So what if he’s never publicly called himself gay. He’s called himself a princess more than once. That should be good enough, and probably more precise.
More than a year in the making, a slow, secretive, subtle form of bashing against one of the planet’s most prominent role models for being different and proud of it culminated in Spokane last Saturday night when figure skater Johnny Weir landed wrong and slammed to the ice.
Admittedly, Weir’s bid for a fourth straight U.S. figure skating title was dashed by his own error, a critical fall in a sport that is mercilessly unforgiving on such matters. He’d been forced to play “catch up,” following on a flawless performance from his rival and now U.S. champ Evan Lysacek, and the pressure proved too much. But it was a pressure that had been building for many months.
Weir, who flaunts an unapologetic effeminate panache that would make Liberace proud, would be the last one to blame anyone but himself. That’s because he’s been tough enough to fight through an unrelenting blizzard of criticism and hate, especially since he confounded the “powers that be” to edge out Lysacek for his third national title in January 2006. He’s by and large come through it by focusing on being one of the most gifted, fluid and graceful athletes ever. In contrast to the jock who defeated him Saturday night, he is liquid poetry in motion.
He was hounded horribly and vilified relentlessly by the press and sports enthusiasts for not bringing the U.S. a medal at the Winter Olympics last March. He finished fifth, and that was somehow deemed an awful failure. Halfway through a three-month tour over the summer with the Champions on Ice exhibition, he confessed he’d received death threats amid the countless items of hate mail that came his way.
When I took my brother, his wife and son to their first-ever figure skating event in Los Angeles last August, I was saddened to find that everyone entering the massive Staples Center had to go through a metal detector. None of the 50,000 fans we’d joined at Dodger Stadium the day before to see $100s of millions-worth of professional talent had to do that. But they did for the amateur Champions on Ice show, only because Weir had been singled out by what authorities felt were credible death threats.
Johnny’s enemies and detractors were not only red necks with guns, but from within the figure skating establishment, itself, an institution notorious for a closet even bigger than Hollywood’s.
Weir made them uncomfortable, perhaps because many feared he was blowing everyone’s cover just by being himself. He was hurting gate receipts, they insisted, even though Weir has one of the most fiercely loyal global fan bases of anyone. And while all the closet queens were nervous, their patrons from the very straight world of male-dominant America were angry.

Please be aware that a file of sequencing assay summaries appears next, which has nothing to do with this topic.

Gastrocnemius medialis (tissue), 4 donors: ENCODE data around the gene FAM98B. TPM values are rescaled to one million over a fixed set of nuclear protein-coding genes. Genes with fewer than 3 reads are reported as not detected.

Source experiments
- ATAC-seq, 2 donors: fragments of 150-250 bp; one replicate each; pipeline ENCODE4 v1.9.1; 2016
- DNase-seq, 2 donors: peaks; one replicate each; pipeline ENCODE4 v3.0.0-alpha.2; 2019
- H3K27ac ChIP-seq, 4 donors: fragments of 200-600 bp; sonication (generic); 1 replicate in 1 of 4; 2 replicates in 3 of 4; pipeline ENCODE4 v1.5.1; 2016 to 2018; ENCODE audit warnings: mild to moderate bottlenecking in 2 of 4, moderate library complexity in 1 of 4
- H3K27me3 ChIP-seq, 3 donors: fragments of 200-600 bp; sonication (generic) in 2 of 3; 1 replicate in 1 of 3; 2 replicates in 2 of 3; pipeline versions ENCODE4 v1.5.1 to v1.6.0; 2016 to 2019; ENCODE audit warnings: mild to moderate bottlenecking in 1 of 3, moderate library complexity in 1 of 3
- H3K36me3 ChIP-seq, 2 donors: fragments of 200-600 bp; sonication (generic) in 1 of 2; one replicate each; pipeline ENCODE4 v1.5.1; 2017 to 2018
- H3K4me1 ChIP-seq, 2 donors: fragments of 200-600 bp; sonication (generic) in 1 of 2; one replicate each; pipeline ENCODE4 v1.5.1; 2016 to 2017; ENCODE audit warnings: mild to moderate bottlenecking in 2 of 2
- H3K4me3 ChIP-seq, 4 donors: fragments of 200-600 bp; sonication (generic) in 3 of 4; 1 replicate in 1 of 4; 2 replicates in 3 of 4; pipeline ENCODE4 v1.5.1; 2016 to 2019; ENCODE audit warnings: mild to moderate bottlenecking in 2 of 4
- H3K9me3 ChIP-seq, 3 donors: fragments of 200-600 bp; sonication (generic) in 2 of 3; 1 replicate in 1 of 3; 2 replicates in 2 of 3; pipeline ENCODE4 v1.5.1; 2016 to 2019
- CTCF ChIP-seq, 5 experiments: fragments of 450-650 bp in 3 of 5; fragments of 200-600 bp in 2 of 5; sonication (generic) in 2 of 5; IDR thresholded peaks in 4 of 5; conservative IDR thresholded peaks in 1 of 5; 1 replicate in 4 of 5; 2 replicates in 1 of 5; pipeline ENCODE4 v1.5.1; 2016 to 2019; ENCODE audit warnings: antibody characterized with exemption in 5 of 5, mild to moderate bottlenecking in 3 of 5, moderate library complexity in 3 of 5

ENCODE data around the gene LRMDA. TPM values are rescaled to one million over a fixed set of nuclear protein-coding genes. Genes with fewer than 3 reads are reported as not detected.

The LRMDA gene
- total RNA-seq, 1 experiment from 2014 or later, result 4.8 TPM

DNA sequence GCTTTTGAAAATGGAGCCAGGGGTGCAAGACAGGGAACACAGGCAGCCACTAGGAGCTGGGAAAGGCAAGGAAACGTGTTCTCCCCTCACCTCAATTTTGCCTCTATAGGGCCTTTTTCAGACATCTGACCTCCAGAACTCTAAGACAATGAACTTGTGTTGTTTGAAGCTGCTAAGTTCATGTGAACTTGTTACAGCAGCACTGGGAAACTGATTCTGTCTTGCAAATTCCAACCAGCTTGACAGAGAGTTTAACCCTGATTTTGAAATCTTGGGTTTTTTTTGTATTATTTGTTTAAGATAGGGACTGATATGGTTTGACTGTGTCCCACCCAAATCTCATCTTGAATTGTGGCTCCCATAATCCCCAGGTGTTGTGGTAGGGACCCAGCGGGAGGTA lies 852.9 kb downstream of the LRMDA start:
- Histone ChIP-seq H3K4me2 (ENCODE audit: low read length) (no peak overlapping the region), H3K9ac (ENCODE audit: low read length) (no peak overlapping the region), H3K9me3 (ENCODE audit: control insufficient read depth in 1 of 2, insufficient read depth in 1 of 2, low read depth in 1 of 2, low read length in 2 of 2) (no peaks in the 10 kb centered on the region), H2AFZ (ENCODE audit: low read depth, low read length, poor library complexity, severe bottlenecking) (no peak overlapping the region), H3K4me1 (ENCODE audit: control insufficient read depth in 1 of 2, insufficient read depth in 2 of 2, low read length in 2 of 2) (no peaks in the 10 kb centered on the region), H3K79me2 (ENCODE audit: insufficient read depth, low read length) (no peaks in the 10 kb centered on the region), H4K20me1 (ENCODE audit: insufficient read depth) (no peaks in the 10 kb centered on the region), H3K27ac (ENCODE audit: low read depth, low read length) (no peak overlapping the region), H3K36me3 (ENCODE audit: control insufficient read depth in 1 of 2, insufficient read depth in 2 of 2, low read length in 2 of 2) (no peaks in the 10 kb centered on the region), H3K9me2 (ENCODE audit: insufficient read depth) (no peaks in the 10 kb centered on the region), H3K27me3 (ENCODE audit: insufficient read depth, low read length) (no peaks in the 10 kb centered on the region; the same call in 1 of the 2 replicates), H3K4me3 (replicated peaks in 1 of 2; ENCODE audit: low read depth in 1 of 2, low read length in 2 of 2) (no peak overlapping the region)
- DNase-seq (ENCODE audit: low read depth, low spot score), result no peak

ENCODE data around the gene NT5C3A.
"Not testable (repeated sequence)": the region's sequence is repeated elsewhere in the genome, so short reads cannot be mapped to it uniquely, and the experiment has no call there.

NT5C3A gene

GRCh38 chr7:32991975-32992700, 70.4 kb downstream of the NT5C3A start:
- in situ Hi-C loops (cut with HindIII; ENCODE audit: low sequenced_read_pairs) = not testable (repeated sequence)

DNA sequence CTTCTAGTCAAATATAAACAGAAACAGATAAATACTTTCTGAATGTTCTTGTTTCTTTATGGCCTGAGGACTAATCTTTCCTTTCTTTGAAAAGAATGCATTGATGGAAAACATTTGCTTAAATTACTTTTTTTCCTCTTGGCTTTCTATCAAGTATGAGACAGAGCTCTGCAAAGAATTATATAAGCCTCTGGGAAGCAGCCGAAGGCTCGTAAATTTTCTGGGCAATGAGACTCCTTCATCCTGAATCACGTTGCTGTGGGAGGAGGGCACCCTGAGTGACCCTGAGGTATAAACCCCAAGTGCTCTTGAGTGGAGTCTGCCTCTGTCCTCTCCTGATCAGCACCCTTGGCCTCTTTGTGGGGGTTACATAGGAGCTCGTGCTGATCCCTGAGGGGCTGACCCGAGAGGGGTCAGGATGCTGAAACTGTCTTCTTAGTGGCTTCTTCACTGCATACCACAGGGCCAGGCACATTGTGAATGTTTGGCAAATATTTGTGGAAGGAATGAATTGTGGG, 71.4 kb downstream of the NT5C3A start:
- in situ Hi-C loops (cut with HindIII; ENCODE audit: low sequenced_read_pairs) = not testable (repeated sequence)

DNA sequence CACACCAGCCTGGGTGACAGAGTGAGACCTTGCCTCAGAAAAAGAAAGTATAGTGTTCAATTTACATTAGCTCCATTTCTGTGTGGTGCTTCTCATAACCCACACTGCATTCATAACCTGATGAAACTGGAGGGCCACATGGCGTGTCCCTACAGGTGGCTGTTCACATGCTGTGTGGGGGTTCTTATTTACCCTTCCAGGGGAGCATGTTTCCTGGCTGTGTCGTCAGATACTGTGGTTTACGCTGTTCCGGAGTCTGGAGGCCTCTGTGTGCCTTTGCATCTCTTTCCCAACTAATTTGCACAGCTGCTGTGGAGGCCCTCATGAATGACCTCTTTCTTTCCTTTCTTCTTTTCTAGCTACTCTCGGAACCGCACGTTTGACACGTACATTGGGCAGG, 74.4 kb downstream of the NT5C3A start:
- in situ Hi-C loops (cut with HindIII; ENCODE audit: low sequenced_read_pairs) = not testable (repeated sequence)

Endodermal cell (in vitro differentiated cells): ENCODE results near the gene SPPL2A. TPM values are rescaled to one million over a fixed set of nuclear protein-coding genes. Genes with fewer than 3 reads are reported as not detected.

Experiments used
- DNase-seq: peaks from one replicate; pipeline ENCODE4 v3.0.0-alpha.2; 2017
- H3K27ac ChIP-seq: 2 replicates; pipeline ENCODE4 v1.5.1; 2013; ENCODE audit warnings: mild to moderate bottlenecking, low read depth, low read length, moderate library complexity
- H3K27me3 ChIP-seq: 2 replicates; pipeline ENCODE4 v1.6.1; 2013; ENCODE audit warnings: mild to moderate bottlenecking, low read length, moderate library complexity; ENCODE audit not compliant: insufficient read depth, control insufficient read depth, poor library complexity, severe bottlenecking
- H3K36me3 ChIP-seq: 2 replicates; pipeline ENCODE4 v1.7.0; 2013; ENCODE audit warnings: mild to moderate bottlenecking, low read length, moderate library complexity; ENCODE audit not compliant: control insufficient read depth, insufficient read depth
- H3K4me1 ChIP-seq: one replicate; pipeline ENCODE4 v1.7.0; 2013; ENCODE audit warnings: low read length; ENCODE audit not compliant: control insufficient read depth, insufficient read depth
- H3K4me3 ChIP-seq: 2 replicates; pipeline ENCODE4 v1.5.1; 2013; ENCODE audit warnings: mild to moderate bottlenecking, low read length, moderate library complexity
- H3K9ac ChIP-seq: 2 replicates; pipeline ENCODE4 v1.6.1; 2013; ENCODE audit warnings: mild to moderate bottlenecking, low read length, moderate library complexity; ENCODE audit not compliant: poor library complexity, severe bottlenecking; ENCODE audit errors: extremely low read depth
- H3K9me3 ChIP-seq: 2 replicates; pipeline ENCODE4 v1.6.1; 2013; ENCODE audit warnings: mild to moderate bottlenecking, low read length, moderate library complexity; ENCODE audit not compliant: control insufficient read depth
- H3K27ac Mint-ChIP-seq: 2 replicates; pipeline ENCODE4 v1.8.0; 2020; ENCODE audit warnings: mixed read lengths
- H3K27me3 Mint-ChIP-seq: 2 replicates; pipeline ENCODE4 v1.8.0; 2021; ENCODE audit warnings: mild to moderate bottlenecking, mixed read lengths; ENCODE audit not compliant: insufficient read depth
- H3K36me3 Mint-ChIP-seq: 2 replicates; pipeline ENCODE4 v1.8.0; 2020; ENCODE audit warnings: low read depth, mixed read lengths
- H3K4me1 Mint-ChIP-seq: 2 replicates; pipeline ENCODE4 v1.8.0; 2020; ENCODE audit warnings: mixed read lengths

Sadly, some of Weir’s harshest critics came from the openly-gay world, as well, assailing him for not explicitly “coming out” to their satisfaction. It was not enough for them that Weir exercised his personal freedom in a way that was terribly gay-affirming.
Hollywood weighed in, putting a Will Ferrell comedy into production centering on a vicious “step `n fetch it” parody of a Weir-type character.
Pressured from all sides, all this was not lost on Weir. Preparing for the fall competitions, over the summer he developed a program based on the original music of Maxime Rodriguez called, “Child of Nazareth.” Whether intuitively or consciously, he knew he was to become a sacrifice.
This was no mimic of Madonna’s brilliant critique of religious hypocrisy that outraged stuffed shirt clerics during her summer concert tour. It was Weir’s personal statement. He wasn’t assuming he was Christ with the five-minute routine, he insisted, just telling his story.
It was the flip side of Weir’s tour-de-force rendition developed last season to Frank Sinatra’s haunting vocal, “My Way.” That was a defiant statement for him, and when he did it during the exhibition at the conclusion of the Olympics, after the cascade of hate had begun, he fought off tears to carry it off.
Last Saturday at the National Championships, Weir’s costume for his “Child of Nazareth” performance resembled sack cloth wrapped tightly by rope. There was a frightful irony when he fell midway through, almost like it was part of the story.
Victory insured, the new champion Lysacek winked and hammed it up for live TV cameras, as they time and again cut away to his girl friend – yes, for the love of God, a girl friend! – grinning from the grandstand.